Gearing up for Wikimania 2013: The ninth annual Wikimania conference will open in just over a week at the Jockey Club Auditorium, the Hong Kong Polytechnic University. Wikimania is for people worldwide who have an interest in Wikimedia Foundation projects. It features presentations and discussions on those projects, on free knowledge and content, and on related social and technical issues.
The ninth annual Wikimania conference will open in just over a week at the Jockey Club Auditorium, the Hong Kong Polytechnic University. Wikimania is for people worldwide who have an interest in Wikimedia Foundation projects. It features presentations and discussions on those projects, on free knowledge and content, and on related social and technical issues. Attendance at the first three conferences—in Frankfurt, Germany; Cambridge, US; and Taipei, Taiwan—ranged from 380 to 440. This rose to 500–650 for Alexandria, Egypt; Buenos Aires, Argentina; and Gdansk, Poland; to 720 in Haifa, Israel in 2011; and then nearly doubled to around 1400 for Washington DC last year with relatively easy access for many Americans.
The organisers told the Signpost they expect a thousand people to attend, including volunteers, journalists, and VIPs. There has been significant media interest, says the team's Deryck Chan: "Of interest to Signpost readers are two recent feature pieces in the South China Morning Post, the main English-language newspaper of Hong Kong: there was a front-page article on Wikimania two weeks ago, focusing on the gender gap, and a detailed piece just came out on Monday." The committee has also received significant media interest in covering Wikimania itself. The preparatory meetup in July, he says, "was attended by journalists from three news agencies ... Press pass registration has been open for a few weeks and we're having a good turnout of journalist registrations."
Several attendees at a previous conference complained to the Signpost that Internet connectivity was poor from venues and hotels. We asked Deryck Chan whether Wi-Fi access will be satisfactory: "Yes. We're grateful that [Polytechnic University] is aware of the heavy use of internet by Wikimania and is deploying additional network hardware to ensure good wi-fi coverage at the lecture halls and meeting rooms. For the HKBU dorms [the primary accommodations], wi-fi tickets are arranged for all Wikimania guests. Our hotel recommendations are also chosen partly based on their ability to provide internet connections to guests." Nevertheless, he warned visitors to expect slower connections to Wikimedia projects than are typical in some countries: "The physical distance between Hong Kong and Wikimedia's server clusters means that higher latency and slower speed are inevitable."
There will be numerous events, most of which will confront attendees with a choice of eight parallel sessions, structured into themes such as GLAM, tech, education, community, analysis, and workshops on a variety of themes. This does raise issues of organisation, given that attendance will be divided so many ways and timings will need to be strict so people can plan their moves across themes during each block of parallel sessions. There appears to be no uniform timing for questions at the end of sessions; many presentations assume a structure of 25-minute presentations followed by only 5 minutes for questions. The "lightning talks" column, which stretches through most of Friday and Saturday, was almost empty at the time of publication.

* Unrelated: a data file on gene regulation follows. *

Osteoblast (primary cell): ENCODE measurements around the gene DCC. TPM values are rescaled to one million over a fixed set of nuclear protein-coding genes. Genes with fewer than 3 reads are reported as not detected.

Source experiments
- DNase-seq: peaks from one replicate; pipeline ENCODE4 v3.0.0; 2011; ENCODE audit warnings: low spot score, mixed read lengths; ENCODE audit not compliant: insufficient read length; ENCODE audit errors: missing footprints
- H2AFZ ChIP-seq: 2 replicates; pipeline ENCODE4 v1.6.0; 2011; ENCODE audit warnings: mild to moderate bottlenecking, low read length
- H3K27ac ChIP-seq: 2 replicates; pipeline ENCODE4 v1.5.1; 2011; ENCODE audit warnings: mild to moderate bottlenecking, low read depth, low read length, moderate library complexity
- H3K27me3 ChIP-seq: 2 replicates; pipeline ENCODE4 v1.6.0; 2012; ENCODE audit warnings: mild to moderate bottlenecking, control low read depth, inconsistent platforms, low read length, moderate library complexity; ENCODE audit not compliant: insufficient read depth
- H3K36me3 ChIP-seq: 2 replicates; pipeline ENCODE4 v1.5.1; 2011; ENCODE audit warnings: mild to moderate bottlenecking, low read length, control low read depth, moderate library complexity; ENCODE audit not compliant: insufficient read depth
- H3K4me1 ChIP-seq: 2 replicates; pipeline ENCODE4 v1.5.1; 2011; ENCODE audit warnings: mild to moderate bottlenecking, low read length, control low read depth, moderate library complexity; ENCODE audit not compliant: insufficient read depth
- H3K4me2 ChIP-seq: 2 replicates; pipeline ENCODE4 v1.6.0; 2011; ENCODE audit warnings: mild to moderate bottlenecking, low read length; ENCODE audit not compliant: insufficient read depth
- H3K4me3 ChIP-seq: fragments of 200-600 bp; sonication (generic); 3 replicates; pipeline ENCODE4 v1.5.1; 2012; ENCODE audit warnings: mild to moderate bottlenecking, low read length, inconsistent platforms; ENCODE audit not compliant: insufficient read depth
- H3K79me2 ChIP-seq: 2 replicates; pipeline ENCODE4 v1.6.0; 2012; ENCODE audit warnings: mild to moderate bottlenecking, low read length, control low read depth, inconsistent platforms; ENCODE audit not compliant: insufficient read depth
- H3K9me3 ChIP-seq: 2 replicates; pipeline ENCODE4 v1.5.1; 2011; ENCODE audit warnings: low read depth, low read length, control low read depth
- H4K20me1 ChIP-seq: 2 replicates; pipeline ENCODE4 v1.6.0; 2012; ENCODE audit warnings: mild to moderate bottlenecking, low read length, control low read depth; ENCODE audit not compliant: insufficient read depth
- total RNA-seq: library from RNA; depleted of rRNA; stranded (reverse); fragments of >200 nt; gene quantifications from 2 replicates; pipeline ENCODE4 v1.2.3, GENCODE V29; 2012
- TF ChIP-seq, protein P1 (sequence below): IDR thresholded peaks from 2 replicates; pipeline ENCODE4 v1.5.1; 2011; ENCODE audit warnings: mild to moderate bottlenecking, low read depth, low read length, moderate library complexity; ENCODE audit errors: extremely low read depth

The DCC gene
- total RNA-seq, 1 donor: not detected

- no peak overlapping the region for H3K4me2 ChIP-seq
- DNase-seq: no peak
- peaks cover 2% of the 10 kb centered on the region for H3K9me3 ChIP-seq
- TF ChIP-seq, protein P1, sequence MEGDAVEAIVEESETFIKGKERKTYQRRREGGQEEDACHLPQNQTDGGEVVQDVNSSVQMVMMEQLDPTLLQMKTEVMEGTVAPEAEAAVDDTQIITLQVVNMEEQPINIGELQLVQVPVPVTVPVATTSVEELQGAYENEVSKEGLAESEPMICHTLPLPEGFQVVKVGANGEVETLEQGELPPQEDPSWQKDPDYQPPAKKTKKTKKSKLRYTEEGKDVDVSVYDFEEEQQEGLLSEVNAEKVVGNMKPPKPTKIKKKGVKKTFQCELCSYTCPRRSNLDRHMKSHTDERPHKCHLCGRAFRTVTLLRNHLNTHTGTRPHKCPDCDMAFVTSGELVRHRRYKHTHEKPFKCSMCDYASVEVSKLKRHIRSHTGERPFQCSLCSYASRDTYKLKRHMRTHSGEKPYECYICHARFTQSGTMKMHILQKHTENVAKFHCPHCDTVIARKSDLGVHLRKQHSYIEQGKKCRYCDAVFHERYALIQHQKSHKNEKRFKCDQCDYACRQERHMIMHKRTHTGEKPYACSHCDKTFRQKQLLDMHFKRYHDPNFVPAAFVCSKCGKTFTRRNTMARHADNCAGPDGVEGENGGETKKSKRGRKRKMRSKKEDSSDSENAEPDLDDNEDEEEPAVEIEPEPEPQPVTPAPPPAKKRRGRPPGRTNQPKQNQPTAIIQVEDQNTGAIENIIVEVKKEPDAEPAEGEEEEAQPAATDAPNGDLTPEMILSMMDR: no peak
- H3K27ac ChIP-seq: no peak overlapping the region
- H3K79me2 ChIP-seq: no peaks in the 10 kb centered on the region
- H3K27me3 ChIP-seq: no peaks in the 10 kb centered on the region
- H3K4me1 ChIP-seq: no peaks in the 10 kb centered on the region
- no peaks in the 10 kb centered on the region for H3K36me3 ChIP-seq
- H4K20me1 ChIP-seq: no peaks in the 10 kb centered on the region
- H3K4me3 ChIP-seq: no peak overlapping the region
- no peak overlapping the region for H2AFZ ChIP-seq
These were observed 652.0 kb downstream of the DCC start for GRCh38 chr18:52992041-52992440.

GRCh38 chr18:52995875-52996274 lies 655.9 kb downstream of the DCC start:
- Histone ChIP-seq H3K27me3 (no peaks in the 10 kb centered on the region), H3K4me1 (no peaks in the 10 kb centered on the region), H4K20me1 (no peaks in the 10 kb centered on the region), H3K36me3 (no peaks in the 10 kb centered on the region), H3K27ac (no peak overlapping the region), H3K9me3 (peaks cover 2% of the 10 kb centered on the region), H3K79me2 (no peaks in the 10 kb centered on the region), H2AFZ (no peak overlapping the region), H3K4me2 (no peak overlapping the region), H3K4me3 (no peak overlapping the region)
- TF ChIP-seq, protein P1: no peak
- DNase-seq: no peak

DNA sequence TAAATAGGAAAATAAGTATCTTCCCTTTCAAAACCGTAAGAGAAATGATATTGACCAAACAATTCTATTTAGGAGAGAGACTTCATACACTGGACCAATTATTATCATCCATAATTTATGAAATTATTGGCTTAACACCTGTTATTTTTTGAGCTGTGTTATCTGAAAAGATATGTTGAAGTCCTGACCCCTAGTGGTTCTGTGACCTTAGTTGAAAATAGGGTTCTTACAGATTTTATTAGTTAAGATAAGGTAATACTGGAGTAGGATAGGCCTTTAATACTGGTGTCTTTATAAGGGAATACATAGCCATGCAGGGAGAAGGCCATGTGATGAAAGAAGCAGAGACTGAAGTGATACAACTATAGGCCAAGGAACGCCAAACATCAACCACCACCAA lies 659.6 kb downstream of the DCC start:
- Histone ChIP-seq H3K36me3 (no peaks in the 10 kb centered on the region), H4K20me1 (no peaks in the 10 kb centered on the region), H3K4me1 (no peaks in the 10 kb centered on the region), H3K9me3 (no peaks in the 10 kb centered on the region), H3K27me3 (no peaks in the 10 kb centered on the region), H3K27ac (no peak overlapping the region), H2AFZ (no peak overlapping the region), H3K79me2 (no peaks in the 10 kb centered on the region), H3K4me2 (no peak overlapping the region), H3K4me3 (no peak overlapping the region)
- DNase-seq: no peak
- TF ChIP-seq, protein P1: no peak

Sunday will open with a keynote by WMF executive director Sue Gardner, followed by a Q&A with the board of trustees. A tribute to Gardner's formative six-year stewardship of the foundation will be one of the highlights of this plenary session. Later sessions on Sunday will include those on paid editing (sure to be controversial), the difficulties of verifying indigenous knowledge on the Wikipedias; the severe challenges of giving people in parts of Africa access to WMF projects, taking quality images with cheap cameras (sure to be a winner), WikiTV, and the much-neglected challenges of script for the many non-roman languages, exemplified in the Javanese Wikipedia. Activating Africa will be a major theme on Sunday afternoon.
The financial model
There are three sources of funding for Wikimania: (i) WMF grants, scholarships, and other cash and in-kind contributions; (ii) cash and in-kind external sponsorship for the event, from both public organisations and private companies; and (iii) the costs of travel and accommodation that are borne by most attendees. Getting the tension right between these three sources involves juggling several needs: paying for a large international conference, garnering sufficient attendance to make it worthwhile, and avoiding any risk of conflict of interest in accepting funds from sponsors. For the movement as a whole, an additional question may be the extent to which donors' funds should subsidise the event.